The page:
Vice President Mike Pence’s previous campaign committee for Indiana governor may spend its remaining nonfederal funds for several types of expenses related to winding down its state campaign activities and complying with Indiana disclosure laws. The committee may spend funds on activities, such as storage of committee assets and legal and accounting expenses associated with winding down the campaign’s operations, as long as such spending is consistent with state law.
Vice President Mike Pence previously served as Governor of Indiana and was a candidate for re-election as governor until July 2016, at which time he became a nominee for Vice President. Upon his nomination for federal office, his state gubernatorial campaign (Mike Pence for Indiana) stopped raising funds, paid all expenses it had accrued up to that point, and applied a reasonable accounting method to determine how much of its remaining funds complied with federal amount limitations and source restrictions. Those federally permissible funds were then contributed to other committees or refunded to eligible donors. As a result, Pence for Indiana has remaining funds that are permissible under Indiana law, but none that comply with the limitations and prohibitions of federal law.
Mike Pence for Indiana wishes to use the remaining nonfederal funds in its account for such activities as storing nonfederal campaign assets that are owned by the committee such as files, file cabinets, desks, chairs, and a vehicle before they are eventually disposed of by the campaign. Also, the committee wishes to pay for legal and accounting expenses that are necessary to comply with Indiana campaign disclosure requirements and expenses that are associated with winding down the committee following the distribution of campaign assets.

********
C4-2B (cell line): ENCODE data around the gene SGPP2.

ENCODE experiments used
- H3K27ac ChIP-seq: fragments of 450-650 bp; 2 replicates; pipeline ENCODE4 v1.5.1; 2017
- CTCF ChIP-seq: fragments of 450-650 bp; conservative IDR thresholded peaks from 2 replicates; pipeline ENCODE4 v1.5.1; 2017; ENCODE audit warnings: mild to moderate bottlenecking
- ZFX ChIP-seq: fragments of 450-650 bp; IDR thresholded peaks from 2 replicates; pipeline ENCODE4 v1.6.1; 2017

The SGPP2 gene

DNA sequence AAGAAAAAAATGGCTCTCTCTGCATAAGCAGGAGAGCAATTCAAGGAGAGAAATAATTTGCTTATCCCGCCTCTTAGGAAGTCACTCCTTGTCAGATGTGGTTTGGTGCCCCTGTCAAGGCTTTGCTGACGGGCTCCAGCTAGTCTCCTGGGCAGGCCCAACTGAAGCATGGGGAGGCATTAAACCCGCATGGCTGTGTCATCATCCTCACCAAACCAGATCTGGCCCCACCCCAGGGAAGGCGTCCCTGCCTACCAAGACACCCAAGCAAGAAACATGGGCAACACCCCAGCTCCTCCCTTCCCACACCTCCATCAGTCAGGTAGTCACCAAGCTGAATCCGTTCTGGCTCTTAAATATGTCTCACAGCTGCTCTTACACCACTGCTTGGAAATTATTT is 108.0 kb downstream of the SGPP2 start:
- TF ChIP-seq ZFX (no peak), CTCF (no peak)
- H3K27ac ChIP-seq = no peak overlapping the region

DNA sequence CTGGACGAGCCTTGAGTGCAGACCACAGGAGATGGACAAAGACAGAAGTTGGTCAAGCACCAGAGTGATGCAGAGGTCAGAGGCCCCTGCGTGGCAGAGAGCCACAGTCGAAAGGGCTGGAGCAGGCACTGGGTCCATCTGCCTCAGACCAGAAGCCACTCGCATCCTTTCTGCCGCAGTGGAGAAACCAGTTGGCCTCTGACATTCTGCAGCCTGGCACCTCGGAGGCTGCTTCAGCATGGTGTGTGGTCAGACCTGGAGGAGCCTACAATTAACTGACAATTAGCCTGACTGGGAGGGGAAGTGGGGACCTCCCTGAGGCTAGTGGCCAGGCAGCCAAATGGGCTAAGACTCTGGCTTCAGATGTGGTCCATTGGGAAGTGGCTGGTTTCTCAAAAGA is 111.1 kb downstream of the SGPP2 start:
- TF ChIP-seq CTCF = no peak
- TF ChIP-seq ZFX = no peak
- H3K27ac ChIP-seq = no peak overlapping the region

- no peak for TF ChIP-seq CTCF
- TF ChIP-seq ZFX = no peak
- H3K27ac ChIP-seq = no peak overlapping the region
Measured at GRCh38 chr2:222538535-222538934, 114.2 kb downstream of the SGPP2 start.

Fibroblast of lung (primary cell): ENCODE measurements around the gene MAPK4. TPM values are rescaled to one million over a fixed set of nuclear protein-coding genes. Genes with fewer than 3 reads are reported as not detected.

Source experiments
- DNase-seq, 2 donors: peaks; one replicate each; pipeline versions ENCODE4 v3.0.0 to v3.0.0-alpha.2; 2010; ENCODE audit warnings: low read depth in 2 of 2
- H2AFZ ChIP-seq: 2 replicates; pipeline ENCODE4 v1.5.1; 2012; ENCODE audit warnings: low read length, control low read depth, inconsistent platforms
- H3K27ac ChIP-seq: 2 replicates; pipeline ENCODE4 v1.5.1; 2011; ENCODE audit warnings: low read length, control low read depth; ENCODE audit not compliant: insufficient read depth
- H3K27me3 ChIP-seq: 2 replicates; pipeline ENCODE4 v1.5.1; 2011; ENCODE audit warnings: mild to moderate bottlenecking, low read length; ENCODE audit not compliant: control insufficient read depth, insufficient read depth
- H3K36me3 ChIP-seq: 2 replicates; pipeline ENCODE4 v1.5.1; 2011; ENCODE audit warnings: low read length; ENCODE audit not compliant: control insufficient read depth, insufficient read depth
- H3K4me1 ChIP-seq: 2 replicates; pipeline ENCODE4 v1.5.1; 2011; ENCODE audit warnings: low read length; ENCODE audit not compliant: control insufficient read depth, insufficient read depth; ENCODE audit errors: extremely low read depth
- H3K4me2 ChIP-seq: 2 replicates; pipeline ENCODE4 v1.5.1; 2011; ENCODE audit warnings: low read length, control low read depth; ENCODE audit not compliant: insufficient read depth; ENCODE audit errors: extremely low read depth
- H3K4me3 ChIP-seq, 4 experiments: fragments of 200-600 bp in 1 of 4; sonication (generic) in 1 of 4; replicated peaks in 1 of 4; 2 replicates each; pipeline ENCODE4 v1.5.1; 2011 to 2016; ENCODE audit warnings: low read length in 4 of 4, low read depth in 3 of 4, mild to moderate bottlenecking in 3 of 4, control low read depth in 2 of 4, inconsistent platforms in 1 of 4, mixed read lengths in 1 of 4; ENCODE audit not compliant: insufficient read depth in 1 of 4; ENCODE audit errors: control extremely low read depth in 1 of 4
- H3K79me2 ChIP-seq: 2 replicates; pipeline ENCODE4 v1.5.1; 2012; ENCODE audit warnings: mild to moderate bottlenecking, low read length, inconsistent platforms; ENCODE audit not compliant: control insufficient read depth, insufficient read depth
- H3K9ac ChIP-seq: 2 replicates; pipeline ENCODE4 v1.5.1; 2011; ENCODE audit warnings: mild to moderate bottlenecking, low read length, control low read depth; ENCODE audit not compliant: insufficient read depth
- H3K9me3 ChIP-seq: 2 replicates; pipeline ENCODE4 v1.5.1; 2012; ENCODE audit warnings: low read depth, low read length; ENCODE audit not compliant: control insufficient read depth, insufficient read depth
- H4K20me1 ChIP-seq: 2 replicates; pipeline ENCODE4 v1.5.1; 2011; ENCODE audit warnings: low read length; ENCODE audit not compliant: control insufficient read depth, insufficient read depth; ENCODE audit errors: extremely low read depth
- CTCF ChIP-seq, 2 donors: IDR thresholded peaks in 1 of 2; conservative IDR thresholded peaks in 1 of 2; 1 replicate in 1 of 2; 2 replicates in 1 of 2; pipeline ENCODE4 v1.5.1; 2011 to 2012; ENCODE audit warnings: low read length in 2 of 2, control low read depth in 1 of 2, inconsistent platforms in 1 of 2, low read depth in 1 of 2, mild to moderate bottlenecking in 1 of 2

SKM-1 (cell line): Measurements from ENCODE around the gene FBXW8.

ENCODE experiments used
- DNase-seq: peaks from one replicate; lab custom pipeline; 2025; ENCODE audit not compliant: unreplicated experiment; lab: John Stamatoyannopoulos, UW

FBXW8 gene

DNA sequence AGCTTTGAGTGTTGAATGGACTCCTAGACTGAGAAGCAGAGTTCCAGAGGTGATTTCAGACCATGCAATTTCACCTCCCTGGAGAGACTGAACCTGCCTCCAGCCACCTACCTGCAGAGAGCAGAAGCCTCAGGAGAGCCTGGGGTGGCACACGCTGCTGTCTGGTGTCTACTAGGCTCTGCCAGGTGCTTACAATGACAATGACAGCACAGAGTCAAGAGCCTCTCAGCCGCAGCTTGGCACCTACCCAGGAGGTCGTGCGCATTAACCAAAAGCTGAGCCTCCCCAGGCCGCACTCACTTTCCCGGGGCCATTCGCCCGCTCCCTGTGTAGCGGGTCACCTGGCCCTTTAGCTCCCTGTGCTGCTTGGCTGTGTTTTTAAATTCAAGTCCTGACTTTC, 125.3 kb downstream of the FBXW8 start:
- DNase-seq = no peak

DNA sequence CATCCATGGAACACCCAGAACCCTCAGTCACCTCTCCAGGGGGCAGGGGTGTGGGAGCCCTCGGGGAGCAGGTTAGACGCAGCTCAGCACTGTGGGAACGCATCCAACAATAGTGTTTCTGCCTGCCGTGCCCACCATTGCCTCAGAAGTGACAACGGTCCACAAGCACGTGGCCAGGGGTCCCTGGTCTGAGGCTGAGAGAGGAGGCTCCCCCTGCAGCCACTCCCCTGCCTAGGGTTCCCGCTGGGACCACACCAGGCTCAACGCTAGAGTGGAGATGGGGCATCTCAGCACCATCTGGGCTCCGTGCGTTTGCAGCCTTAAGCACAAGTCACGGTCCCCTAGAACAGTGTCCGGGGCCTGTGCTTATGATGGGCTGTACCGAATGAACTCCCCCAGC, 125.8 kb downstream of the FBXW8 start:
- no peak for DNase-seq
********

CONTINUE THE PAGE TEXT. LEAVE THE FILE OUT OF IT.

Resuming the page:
The Federal Election Campaign Act (the Act) prohibits any federal candidate or officeholder (or any entity directly or indirectly established, financed, maintained, or controlled by, or acting on behalf of, a federal candidate or officeholder) from raising or spending funds in connection with any nonfederal election unless those funds are subject to the limitations or prohibitions the Act. 52 U.S.C. § 30125(e)(1)(B); 11 CFR 300.62. A key exception to this provision, however, permits federal candidates or officeholders who are or were candidates for state or local office to raise and spend nonfederal funds in connection with their own campaigns, provided that such activities are permissible under state law, and refer only to candidates for that state or local office. 52 U.S.C. § 30125(e)(2); 11 CFR 300.63. These nonfederal funds may be from sources prohibited by the Act or in amounts that exceed the Act’s contribution limits.
In previous advisory opinions, the Commission has addressed proposed activities of nonfederal campaign committees that were established or maintained by federal officeholders, such as allowing nonfederal campaigns to raise funds to retire existing debts or to donate remaining funds to charitable organizations. See, for example, AOs 2007-01 (McCaskill) and 2007-26 (Schock).
In this case, the Commission concluded that the Act’s nonfederal funds restrictions apply to Mike Pence for Indiana because Vice President Pence is currently a federal officeholder and he established, financed, maintained, or controlled Mike Pence for Indiana. However, the Commission concluded that the exception for state campaign activity applies in this instance, as long as the spending is consistent with state law, because the proposed spending activities are solely in connection with Vice President Pence’s previous campaign for Governor of Indiana.
Issued January 25, 2017; 3 pages.